Bitcoin Could be an Alternative Solution for Venezuela’s Economic Crisis
June 30, 2018 11:43 am
This is the case in Caracas, Venezuela, right now, where it currently costs one million bolivars to purchase a cup of coffee. It is because of the hyperinflation of the past 12 months in the once-rich OPEC country, which has now climbed to 43,378 percent.
In April 2018, The country’s President, Mr. Nicolas Maduro, ahead of the presidential elections reported an increase of 155% in the minimum wage. Even then, the rise represented a 13% fall in dollar terms as Nicolas Maduro accused his country’s predicament on an “economic war” waged against his government by Washington and the nation’s opposition.
In spite of Nicolas Maduro claims, poor economic policies, falling oil prices, and bad governance have been identified as reason Venezuela’s economic woes. It goes back to the days of Nicolas Maduro’s predecessor when the nation failed to gain on the boom in oil revenue back in the 90’s.
Thinking of the declining economic conditions, residents naturally seek alternative modes of storing value. Early 2017, the nations experienced a digital currency boom which observed a record exchange of 805 bitcoins in a week. This figure fell afterward, yet has grown again in the first quarter of 2018 as unveiled by trading volumes on LocalBitcoins.
Regardless of the ongoing hyperinflation of the Bolivar lately, one would assume that bitcoin trading volume will increase in coincidence. But this isn’t the case as the weekly trading volume has remained roughly at the same level. As per the Founder of BitcoinVenezuela.com, Randy Brito, this may be as a result of the recent regulations imposed by the government, among other reasons.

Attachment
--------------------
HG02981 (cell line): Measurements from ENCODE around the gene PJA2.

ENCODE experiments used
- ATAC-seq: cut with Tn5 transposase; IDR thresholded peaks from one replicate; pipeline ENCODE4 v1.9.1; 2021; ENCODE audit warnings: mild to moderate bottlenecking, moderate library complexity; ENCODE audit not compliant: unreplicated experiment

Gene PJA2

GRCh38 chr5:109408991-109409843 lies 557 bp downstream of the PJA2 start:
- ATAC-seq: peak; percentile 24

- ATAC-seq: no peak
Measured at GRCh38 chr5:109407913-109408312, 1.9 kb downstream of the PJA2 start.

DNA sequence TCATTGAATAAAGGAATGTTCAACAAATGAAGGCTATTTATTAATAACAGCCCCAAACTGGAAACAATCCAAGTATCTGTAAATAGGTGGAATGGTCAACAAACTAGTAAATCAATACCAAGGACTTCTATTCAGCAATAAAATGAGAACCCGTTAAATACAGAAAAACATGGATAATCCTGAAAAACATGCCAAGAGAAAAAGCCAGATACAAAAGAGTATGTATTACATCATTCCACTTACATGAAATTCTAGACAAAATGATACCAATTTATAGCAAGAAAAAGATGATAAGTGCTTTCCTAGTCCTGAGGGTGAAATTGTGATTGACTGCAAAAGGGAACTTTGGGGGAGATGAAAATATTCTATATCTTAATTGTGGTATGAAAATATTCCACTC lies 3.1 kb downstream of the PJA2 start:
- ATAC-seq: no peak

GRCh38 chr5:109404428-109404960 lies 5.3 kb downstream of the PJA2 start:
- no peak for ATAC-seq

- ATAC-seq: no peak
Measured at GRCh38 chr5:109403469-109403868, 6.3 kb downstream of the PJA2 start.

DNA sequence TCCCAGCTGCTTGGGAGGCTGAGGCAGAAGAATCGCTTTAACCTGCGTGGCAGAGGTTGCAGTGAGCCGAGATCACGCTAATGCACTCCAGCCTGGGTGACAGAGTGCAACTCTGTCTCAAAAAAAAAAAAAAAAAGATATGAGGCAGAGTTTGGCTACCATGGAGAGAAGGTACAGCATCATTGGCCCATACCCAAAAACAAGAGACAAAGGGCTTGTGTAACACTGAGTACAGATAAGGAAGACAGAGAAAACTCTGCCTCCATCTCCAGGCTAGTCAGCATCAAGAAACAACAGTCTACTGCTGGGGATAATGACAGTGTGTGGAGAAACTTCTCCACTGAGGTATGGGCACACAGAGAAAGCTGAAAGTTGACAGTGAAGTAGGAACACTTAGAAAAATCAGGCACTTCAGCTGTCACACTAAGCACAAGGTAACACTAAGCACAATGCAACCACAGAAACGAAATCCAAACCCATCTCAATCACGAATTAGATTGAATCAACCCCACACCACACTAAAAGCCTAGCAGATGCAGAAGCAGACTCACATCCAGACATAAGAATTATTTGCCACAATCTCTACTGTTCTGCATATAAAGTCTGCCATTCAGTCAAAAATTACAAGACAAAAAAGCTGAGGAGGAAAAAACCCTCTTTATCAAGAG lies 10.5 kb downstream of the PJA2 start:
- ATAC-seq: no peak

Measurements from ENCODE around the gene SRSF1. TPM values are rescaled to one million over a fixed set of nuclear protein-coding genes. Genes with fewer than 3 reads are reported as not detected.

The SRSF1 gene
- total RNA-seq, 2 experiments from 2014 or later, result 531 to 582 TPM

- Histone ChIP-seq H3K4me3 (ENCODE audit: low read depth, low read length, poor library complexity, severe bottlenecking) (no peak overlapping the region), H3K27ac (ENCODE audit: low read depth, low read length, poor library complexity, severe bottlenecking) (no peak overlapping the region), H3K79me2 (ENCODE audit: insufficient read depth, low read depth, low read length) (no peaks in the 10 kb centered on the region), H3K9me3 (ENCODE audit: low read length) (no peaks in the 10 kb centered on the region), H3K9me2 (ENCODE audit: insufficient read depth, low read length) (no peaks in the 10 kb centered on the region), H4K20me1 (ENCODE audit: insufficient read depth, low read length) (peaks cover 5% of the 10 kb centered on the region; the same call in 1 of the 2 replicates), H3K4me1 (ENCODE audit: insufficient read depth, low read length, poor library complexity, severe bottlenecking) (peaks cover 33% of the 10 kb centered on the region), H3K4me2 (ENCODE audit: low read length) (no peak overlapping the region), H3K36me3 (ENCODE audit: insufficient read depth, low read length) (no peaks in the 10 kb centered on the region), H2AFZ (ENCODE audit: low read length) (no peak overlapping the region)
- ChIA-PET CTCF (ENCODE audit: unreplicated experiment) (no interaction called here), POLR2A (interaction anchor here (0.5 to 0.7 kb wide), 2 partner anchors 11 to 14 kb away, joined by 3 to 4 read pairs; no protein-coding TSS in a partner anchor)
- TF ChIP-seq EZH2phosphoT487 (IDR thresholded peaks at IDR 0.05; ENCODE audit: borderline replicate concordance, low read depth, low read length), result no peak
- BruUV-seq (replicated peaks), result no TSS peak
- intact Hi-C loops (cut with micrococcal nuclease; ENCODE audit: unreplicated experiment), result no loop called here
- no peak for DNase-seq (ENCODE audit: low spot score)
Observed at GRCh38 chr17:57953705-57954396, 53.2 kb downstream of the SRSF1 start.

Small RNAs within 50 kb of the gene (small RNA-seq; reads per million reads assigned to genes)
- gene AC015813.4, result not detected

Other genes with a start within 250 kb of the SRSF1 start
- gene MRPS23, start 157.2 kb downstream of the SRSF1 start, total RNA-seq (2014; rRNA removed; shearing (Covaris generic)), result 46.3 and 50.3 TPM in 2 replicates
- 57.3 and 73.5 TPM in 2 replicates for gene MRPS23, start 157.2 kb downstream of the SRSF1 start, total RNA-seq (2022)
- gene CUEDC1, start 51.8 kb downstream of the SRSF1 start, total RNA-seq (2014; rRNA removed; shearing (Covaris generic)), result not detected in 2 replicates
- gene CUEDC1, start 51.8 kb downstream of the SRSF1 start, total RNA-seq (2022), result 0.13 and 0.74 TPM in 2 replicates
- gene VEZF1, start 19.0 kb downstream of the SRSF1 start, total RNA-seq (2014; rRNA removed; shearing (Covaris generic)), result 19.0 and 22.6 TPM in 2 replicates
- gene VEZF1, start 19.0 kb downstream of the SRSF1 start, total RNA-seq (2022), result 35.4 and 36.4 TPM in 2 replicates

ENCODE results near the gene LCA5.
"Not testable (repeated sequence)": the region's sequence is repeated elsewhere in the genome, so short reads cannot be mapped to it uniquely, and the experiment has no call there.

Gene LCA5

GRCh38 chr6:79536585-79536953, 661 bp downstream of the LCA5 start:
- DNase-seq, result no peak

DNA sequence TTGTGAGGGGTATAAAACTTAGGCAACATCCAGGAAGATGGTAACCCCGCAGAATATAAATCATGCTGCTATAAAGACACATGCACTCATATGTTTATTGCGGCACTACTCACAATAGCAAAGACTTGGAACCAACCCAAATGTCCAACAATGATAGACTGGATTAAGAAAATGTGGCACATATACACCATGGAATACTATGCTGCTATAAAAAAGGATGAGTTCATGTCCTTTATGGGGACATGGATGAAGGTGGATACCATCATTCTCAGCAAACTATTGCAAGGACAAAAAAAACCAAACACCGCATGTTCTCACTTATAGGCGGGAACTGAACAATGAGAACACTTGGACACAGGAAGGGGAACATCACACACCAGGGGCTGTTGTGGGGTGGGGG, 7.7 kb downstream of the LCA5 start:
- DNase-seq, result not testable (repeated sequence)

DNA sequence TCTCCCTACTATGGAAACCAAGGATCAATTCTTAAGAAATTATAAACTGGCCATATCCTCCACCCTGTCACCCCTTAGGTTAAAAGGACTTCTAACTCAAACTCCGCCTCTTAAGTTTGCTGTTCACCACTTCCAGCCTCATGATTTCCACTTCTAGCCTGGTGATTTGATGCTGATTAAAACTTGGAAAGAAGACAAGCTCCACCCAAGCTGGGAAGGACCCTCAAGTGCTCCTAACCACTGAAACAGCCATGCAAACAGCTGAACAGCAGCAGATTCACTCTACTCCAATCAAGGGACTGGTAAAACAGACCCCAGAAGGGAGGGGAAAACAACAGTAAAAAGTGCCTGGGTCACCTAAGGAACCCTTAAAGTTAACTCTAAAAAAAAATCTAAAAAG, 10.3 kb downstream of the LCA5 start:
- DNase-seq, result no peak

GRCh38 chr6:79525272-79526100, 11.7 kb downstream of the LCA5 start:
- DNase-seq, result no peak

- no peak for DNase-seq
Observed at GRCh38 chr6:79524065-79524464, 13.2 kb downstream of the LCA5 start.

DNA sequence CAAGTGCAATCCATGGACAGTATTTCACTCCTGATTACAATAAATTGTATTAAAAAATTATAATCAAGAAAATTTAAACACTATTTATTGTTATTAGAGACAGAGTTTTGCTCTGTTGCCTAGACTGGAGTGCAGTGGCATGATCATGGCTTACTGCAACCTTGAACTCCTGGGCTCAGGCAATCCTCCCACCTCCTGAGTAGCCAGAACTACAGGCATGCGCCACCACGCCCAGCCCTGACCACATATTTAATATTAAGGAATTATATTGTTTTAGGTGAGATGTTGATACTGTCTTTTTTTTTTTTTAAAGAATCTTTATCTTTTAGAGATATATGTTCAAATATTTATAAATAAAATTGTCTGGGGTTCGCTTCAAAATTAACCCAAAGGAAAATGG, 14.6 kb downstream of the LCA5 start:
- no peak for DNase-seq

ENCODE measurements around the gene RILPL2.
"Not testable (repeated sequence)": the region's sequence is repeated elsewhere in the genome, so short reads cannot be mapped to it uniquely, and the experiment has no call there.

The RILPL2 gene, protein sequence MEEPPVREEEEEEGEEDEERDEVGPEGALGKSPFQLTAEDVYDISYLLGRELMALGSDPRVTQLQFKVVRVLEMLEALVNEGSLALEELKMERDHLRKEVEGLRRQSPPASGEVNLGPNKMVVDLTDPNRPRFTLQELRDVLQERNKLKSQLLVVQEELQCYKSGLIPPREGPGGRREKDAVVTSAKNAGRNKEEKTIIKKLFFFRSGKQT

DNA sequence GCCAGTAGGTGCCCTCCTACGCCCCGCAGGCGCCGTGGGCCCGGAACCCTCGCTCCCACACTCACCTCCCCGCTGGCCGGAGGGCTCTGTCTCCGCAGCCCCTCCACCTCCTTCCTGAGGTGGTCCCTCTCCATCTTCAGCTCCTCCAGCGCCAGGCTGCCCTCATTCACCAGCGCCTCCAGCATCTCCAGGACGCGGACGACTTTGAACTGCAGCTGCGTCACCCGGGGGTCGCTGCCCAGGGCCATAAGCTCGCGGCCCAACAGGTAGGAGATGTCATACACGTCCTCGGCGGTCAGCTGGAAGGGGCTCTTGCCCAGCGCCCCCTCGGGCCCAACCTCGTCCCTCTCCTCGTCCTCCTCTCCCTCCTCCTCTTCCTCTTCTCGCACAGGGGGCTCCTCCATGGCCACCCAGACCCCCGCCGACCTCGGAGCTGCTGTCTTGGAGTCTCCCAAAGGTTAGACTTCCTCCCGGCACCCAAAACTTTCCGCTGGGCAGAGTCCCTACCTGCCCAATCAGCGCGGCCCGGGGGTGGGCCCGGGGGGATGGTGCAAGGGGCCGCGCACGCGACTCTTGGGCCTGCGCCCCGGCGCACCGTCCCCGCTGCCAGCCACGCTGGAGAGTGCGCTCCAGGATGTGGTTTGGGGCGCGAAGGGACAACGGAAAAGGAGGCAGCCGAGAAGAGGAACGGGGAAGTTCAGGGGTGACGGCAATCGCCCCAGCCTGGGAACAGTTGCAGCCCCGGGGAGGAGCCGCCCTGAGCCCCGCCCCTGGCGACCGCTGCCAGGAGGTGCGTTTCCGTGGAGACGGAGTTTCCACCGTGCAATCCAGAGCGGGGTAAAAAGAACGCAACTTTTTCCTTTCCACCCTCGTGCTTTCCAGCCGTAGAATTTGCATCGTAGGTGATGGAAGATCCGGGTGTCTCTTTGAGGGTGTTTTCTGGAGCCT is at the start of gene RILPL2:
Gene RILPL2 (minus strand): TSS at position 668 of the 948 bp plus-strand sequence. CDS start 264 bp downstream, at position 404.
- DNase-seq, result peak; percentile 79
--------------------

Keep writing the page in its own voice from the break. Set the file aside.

Randy Brito told to CCN:
“Logic would make us believe that the volume measured in BTC against the USD should increase with the rampant inflation of Venezuelan’s Bolivar, but it doesn’t seem like it is happening. This could be because of the real number of users hasn’t increased much, or the total value they transact hasn’t increased much. Maybe caused by the stricter trading and mining regulations imposed by the Government recently.”
There are plans on the ground to restore the Bolivar by the Venezuelan government by excluding three zeros and depreciating the currency. It is now slated to occur on 4th August 2018. The impact that this will have on the economy continues to be seen as residents keep on seeking an alternative store of value.
Meanwhile, the government works on its own plans to save the economy; other independent sources are taking steps that they think would be helpful for the citizens who have been the immediate victims of the situations. One such initiative is Jonathan Wheeler’s project, which is intended at raising a lot of bitcoins and getting it into the hands of Venezuelan residents via a massive mobile airdrop.